RedShark Replay: Just in case this headline looks familiar to you, you’re right: we’ve been talking about this stuff for a long time. But a lot has changed, the world has moved on, and now, we’re no longer simply extrapolating from what’s gone before: we’re dealing with the real thing.
With RED’s “announcement” of its 8K S-35 Helium sensor it’s clear that the technology is not only possible, but it’s here now. It’s not experimental any more. From now on, 8K “cameras” will no longer be mules adapted from other devices with four Ki Pro Quad recorders and sixteen HDSDI cables, but real products with proper, realistic, data flows and viable, realistic storage regimes.
Before we look at how this has happened, almost completely outside the awareness of most industry practitioners and observers, let’s just remind ourselves about the very recent history of 4K.
4K's path to the mass market
Very soon after RedShark started, four years ago, we noticed that 4K was beginning to pick up momentum. 4K really started with the early discussions about Digital Cinema delivery formats, and then with RED’s first announcements on the subject nearly ten years ago. Back then, 4K seemed at best wild speculation, and at worst, science fiction.
But then, at the IBC show in September 2014, we saw this 84” Sony Bravia 4K TV. It cost $25,000, but it was a beauty. It really did look like it was worth the money.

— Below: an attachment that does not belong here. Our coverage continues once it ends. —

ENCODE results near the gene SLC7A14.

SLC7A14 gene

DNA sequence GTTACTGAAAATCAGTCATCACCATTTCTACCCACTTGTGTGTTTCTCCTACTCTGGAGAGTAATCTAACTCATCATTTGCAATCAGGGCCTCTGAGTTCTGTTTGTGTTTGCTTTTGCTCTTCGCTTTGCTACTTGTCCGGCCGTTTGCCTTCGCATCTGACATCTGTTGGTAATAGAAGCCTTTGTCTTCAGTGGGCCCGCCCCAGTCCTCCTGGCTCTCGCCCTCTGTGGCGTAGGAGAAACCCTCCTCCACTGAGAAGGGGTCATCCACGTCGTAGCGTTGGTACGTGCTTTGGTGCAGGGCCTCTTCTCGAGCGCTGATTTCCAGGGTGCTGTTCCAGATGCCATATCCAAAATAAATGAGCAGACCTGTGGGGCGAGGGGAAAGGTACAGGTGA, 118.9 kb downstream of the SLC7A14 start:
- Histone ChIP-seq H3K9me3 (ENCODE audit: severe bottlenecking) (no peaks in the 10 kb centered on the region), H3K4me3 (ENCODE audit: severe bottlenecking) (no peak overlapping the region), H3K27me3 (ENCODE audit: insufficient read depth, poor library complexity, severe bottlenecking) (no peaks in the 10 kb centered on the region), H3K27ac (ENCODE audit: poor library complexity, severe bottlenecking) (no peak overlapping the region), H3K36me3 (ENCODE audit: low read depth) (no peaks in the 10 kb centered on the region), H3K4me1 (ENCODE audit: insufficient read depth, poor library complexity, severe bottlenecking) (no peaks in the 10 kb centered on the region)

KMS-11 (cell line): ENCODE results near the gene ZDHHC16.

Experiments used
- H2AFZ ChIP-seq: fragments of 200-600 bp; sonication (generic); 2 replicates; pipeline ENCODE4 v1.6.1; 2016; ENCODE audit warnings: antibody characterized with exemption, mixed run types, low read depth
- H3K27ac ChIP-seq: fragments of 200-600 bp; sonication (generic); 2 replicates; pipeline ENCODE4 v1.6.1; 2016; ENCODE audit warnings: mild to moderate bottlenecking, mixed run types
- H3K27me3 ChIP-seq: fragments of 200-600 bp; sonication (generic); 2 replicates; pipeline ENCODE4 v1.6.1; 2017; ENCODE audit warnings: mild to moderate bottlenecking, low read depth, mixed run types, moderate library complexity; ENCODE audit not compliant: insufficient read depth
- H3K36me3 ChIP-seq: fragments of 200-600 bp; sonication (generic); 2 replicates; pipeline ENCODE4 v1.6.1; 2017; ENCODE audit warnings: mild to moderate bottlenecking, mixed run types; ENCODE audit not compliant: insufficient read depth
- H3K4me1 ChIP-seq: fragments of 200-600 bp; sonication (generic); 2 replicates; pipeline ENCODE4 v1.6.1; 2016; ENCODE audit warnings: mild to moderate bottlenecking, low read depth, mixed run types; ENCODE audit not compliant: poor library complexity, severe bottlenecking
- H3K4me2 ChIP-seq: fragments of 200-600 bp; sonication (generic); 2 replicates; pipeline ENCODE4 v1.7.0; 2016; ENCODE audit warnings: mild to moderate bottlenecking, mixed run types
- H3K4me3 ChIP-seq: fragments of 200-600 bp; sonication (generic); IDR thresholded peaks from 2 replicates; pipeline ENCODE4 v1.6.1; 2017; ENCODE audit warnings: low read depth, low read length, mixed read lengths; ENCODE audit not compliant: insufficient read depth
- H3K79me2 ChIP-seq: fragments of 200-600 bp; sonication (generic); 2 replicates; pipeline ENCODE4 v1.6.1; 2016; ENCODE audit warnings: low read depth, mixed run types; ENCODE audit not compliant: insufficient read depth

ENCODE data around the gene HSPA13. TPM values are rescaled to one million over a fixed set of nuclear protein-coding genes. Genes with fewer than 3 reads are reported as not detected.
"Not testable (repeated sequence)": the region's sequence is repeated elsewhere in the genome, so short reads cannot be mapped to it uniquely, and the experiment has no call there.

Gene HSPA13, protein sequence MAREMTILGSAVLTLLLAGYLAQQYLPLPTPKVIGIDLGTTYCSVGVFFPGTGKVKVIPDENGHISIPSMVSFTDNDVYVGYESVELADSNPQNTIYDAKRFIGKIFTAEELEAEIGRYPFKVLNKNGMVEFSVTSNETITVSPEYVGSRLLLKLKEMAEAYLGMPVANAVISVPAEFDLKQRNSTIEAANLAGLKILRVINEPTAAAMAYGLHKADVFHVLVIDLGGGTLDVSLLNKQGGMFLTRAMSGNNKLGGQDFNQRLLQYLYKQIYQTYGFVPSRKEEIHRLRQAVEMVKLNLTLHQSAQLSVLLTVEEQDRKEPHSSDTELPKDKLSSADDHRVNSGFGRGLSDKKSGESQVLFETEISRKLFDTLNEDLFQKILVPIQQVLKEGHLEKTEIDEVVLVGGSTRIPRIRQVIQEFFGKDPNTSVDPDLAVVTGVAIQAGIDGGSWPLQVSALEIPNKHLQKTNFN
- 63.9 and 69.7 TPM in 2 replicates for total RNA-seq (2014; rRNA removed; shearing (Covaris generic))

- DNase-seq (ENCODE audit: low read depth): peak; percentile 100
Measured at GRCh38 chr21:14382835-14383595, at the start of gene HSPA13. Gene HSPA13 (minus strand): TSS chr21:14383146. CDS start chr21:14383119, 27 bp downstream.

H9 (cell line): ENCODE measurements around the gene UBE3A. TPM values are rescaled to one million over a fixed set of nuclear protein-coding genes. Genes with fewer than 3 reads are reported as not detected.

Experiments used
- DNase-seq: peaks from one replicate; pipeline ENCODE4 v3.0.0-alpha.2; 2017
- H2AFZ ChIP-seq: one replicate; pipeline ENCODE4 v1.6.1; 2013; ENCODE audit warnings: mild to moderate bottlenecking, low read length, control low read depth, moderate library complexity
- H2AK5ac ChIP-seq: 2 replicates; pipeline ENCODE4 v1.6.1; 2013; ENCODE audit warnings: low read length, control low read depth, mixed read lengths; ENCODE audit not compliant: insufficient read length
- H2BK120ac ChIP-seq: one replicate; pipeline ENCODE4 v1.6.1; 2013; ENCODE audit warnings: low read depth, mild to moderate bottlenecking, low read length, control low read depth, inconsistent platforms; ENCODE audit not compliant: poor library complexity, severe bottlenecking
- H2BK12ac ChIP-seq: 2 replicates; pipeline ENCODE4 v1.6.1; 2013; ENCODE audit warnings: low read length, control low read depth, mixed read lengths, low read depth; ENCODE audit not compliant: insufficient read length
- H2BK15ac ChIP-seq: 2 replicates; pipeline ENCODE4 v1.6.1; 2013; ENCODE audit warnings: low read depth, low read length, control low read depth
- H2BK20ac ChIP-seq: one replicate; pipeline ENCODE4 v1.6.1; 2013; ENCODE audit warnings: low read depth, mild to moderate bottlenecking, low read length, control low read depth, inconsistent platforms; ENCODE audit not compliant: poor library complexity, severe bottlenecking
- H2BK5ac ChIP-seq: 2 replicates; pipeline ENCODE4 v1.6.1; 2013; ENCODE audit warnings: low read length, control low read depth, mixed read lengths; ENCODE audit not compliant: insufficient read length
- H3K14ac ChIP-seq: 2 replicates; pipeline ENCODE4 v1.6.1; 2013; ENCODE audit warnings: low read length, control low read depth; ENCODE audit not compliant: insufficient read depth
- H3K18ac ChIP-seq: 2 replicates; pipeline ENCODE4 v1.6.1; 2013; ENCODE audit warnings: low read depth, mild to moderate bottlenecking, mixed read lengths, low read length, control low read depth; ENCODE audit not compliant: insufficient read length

But would anyone buy these things, especially with an almost complete absence of 4K content to show? And at such a high price?
Well, the answer is that some people did, but the questions above answered themselves very quickly. Prices plummeted. Soon, 4K sets from China were available — with surprisingly good specifications — at around $1500, and some even below $1000.
Meanwhile, Netflix and other OTT providers were gearing up to make their own content - and it was almost universally shot in 4K.
In October 2013, we reported that a major UK department store chain had started to sell 4K TVs, but they were still very much in a minority.
Then, just a little over two years later, the vast majority of sets in the same store were 4K.
Most professional (or consumer, for that matter!) cameras released today are 4K.
4K isn’t universal in the home yet, but given that you’ll be unable to buy an HD set in the stores before very long, it’s not much of a stretch to say that 4K is now the dominant format.
Drawing all these threads together, what’s the overriding conclusion? It’s that almost everyone (modesty prevents us from saying here “except RedShark”) got 4K wrong. They got it wrong about the timescales, and they got it wrong about the need for it.
Let’s just clarify what we mean about the “need” for 4K. We mean it in a rather specific sense, which is this.